Student Stumper 22: The Challenge of Identifying Collective and Aggregate Nouns

QUESTION: Why do we say “my family is” but “the police are”? Aren’t both words collective nouns?

ANSWER:  No. Both “family” and “police” refer to a unit, but we perceive the number of members in each one differently. Greenbaum and Quirk explain that “family” is a collective noun and “police” is an aggregate noun, the latter being a unit with an indefinite number of parts (1990). Other examples that make that distinction clearer are the aggregate nouns communications, media, and data. Contrast that with examples of collective nouns: committee, team, and jury. Greenbaum and Quirk identify collective nouns as “ordinarily singular” and aggregate nouns as “ordinarily plural” (1990). This is why we say “my family is” and “the police are”. Biber, Conrad, and Leech confirm that in American English collective nouns normally take the singular (2002).

Consider some other differences between collective and aggregate nouns:

  • Use of determiners. We can use indefinite articles with collective nouns but not aggregate nouns: a committee, a team, a jury, a family. (But not: a communications, a media, a data, a police.)
  • Singular and plural forms. In general, we can choose between two forms of a collective noun (team-teams, family-families), but we don’t have this choice with aggregate nouns (one police? two police?)

In my next posting, I’ll offer and idea or two for classroom practice.

For more information on this topic:

Georgia State University, Dept. of Applied Linguistics

The OWL at Purdue

References:

Biber, Conrad, and Leech. Longman Student Grammar of Spoken and Written English. Pearson Education, 2002.

Greenbaum and Quirk.  A Student’s Grammar of the English Language. Longman, 1990.

6 Comments Add yours

  1. Richard Rose says:

    Thanks for your response and reference to your posting on collective and aggregate nouns. The World Cup announcers are treating the country names as aggregate nouns, whereas we treat them as collective nouns. They speak a native form of English but their accents tell me that they grew up in another country, perhaps England, Australia, or South Africa. Do you know if the rules of English are sometimes different in other countries?

    1. englishwithjennifer says:

      As I understand, the preference for treating collective nouns as singular is something that distinguishes American English from English as it’s spoken in other countries. This is only one example of how the so-called rules can be different from one group of native speakers to another. Yes, definitely, there are differences between US and UK English that go beyond pronunciation and vocabulary.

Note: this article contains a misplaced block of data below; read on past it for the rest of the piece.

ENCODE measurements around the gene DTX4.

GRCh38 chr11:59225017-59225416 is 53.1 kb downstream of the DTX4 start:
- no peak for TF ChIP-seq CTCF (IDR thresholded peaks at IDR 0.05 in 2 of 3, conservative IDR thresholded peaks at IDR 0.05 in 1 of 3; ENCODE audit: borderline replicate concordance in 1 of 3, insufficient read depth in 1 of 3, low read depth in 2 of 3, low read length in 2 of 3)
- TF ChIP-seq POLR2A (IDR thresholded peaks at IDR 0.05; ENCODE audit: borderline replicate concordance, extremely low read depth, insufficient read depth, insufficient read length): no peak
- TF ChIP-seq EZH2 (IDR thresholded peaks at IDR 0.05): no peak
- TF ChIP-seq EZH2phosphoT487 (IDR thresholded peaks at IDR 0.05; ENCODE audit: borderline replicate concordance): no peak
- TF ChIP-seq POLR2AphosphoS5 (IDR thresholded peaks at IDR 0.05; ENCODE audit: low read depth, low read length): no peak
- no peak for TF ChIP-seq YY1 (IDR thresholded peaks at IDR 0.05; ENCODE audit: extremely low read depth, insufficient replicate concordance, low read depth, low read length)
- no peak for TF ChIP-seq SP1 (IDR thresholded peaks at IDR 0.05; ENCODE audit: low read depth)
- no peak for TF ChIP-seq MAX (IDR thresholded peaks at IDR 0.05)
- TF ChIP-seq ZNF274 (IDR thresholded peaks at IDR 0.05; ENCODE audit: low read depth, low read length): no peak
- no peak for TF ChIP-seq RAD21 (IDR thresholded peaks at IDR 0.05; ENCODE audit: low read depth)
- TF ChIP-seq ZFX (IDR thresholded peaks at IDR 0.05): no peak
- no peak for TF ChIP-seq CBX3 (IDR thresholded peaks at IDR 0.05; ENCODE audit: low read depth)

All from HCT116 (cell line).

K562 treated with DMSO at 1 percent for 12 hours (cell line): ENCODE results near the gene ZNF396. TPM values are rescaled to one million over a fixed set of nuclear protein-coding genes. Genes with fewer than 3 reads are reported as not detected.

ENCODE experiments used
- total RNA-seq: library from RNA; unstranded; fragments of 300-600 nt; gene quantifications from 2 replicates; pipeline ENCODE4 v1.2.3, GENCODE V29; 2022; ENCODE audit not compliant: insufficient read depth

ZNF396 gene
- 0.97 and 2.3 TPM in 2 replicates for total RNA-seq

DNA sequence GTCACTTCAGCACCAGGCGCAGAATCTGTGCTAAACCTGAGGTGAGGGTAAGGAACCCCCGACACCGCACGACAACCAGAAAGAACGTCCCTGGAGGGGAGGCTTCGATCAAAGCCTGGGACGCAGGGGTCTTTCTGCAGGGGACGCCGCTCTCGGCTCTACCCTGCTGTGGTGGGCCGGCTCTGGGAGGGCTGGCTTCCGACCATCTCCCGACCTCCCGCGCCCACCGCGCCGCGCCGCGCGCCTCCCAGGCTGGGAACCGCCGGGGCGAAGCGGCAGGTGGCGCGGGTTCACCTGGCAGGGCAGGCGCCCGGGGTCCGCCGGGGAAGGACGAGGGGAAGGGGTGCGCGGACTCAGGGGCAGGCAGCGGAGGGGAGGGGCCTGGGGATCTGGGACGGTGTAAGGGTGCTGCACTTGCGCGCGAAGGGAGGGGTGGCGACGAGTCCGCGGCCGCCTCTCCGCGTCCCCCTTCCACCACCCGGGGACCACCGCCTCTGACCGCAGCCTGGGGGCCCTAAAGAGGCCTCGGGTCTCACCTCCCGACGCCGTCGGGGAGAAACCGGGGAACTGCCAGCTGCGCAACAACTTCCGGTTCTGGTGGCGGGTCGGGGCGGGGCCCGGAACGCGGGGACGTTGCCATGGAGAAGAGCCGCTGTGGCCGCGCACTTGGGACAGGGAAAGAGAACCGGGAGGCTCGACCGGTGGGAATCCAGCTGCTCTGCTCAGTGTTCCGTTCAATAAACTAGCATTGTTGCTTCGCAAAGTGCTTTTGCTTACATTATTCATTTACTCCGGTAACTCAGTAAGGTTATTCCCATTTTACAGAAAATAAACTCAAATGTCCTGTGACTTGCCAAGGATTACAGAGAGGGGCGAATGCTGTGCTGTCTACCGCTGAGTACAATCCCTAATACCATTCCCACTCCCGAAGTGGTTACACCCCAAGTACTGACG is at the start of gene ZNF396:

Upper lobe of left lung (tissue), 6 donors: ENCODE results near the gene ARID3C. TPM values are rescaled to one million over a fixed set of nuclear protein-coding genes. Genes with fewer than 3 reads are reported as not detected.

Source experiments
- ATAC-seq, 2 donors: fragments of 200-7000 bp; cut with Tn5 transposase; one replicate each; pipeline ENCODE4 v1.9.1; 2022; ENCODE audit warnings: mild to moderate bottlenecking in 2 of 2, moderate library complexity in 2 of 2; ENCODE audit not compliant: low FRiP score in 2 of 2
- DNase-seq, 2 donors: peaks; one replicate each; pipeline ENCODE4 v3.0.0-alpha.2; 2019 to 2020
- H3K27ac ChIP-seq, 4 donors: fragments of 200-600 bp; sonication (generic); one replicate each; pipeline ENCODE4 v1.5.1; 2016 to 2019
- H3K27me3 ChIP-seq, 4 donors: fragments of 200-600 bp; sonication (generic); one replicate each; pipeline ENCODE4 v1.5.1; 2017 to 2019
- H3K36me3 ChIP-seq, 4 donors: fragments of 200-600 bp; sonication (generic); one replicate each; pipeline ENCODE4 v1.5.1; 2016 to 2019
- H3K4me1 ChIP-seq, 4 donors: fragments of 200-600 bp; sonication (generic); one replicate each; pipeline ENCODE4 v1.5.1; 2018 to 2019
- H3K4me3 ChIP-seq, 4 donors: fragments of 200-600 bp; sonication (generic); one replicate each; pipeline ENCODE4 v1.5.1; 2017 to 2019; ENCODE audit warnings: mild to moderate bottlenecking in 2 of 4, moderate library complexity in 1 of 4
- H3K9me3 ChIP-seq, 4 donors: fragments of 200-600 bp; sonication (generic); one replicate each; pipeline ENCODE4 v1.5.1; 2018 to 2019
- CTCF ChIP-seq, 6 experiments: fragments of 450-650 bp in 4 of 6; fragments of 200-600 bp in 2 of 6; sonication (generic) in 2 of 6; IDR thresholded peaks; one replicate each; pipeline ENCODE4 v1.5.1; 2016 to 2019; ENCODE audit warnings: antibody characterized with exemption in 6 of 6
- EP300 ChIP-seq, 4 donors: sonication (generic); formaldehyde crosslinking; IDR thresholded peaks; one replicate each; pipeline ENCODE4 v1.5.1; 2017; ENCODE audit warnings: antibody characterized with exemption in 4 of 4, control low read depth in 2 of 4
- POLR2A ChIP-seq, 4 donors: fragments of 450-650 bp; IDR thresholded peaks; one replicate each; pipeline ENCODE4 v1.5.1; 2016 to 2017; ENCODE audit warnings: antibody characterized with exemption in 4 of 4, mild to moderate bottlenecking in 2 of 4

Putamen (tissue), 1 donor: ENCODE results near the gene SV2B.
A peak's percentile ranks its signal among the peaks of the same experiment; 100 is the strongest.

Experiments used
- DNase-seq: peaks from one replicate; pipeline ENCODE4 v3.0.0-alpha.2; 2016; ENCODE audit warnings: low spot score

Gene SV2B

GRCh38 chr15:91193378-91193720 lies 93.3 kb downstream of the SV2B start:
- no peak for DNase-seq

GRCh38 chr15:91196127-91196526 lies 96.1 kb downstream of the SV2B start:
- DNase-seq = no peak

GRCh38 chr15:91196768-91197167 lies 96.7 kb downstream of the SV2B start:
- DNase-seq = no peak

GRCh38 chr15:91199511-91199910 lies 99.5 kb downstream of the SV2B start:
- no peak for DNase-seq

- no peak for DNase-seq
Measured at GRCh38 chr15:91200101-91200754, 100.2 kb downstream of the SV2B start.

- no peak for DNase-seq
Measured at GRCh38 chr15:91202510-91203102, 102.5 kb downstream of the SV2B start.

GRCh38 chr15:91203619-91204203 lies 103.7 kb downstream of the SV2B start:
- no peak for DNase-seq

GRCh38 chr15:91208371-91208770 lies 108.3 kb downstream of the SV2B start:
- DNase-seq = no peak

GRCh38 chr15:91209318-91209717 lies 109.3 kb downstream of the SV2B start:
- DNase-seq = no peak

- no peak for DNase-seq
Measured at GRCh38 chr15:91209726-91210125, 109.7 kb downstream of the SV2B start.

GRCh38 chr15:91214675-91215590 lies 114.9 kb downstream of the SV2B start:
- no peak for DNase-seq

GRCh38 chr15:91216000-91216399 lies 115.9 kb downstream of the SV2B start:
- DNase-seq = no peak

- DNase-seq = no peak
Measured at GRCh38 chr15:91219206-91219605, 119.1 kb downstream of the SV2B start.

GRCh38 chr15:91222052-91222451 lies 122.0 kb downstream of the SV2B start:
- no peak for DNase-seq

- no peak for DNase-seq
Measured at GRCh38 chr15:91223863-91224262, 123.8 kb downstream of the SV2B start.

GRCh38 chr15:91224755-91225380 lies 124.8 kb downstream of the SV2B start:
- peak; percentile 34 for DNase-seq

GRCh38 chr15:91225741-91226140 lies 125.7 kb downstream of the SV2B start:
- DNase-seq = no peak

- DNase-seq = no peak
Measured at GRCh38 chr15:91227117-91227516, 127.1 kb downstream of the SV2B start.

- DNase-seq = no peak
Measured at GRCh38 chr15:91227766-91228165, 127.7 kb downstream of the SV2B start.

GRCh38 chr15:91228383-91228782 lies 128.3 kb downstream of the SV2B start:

1. Richard Rose says:

        Thank you, Jennifer!

  2. Tim says:

    Hi, thanks allot for this post it help to clarify an issue for a class I’m teaching. I have one question however. It was my understanding that a word like “data” is neither a neither a collective noun nor an aggregate noun, but rather a mass noun (non-count noun) like “water”. Is this correct? (The reason this matters, to my thinking, is that aggregate nouns are treated as plural. So if “data” was an aggregate noun, it would seem to force us to say “The data *are* on my computer”. But I think the correct way to say it would be “The data *is* on my computer” for the same reason we say “The water *is* in my glass”.). What do you think?

    1. englishwithjennifer says:

      Despite my own efforts to sort all this out, I still find it confusing at times! Technically, data is a plural noun. Dictionaries list the singular form datum. But when do we ever use that? Moreover, we usually don’t recognize distinct parts, but rather the whole when we refer to data. That’s why I agree with Greenbaum and Quirk in recognizing data as a unit that’s plural in form. When explaining aggregate nouns, they also note: “With some items there is a vacillation between singular and plural; for example […] The data is/ are insufficient.” (page 99 in A Student’s Grammar of the English Language). In other words, they recognize both a singular and a plural verb with “data”.

      I think it’s tricky to compare water and data. “Water” is usually a non-count noun, but can be used in the plural as we do with rain/ rains, art/ arts, juice/ juices. A similar pattern isn’t seen with data.

      Georgia State University has also posted info on aggregate nouns. Here’s the link.

      Does that help a bit more? When I’ve taught advanced grammar in the past, I usually focused first on count v. non-count and practiced how to make non-count nouns countable (e.g. a herd of sheep). Then a second lesson practiced identifying when plural forms were needed for nouns that are usually used with a mass meaning, such as rain v. rains. The topic of collective v. aggregate nouns fits nicely into a lesson on common mistakes (use of articles and subject-verb agreement).

      1. Tim says:

        Thank you very much for your response.

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